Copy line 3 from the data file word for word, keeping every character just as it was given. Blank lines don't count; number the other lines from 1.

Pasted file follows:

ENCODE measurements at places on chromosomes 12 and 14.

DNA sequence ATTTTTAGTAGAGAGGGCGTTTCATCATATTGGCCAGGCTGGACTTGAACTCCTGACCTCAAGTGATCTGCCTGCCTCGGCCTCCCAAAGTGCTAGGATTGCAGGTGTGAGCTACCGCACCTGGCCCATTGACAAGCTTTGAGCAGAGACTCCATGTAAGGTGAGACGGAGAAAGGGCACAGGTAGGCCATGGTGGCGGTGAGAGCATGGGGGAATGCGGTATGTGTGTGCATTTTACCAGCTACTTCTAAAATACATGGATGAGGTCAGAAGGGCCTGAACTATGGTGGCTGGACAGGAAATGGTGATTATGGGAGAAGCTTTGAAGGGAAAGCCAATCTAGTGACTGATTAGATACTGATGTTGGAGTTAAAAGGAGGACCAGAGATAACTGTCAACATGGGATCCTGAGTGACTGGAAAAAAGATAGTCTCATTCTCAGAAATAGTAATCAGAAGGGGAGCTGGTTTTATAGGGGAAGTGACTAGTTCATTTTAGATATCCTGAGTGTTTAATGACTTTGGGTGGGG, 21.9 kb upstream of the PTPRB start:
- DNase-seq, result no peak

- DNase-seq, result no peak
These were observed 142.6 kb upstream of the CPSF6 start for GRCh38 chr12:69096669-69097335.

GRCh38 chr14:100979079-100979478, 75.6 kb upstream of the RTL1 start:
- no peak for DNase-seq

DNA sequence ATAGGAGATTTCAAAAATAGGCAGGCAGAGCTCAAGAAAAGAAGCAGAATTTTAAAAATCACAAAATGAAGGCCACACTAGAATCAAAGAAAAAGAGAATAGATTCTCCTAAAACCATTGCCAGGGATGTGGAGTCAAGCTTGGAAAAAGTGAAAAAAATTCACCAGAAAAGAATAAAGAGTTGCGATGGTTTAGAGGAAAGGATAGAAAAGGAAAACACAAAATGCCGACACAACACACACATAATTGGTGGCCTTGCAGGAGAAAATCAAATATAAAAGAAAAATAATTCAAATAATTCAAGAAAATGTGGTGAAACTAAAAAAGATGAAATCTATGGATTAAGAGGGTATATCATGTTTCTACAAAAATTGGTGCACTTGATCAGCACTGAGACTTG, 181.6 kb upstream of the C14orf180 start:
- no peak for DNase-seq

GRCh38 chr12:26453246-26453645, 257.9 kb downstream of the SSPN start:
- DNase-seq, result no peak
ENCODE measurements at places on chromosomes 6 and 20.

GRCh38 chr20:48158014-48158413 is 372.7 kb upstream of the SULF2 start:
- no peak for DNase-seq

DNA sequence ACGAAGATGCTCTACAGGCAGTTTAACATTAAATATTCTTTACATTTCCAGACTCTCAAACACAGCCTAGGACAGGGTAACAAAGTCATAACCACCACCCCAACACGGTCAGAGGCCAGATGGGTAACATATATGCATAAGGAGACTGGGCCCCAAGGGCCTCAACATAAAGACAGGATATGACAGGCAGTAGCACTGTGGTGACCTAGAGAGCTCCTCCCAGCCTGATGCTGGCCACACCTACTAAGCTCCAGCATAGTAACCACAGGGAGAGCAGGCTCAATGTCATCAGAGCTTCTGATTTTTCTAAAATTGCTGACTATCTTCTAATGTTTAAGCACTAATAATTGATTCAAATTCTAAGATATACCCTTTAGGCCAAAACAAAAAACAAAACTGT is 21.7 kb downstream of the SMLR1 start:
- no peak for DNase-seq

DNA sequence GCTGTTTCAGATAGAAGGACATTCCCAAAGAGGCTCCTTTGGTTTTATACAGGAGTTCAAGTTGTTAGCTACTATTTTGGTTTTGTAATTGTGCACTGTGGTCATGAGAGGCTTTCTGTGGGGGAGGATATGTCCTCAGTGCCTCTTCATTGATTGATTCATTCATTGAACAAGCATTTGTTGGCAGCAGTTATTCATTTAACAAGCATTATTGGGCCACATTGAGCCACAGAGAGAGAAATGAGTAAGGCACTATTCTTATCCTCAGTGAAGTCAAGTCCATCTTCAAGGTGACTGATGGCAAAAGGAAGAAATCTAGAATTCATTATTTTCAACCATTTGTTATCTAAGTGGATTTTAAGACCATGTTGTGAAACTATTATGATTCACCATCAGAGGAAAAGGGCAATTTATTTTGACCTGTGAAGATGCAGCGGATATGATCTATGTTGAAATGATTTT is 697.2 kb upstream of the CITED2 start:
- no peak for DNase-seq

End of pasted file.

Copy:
- DNase-seq, result no peak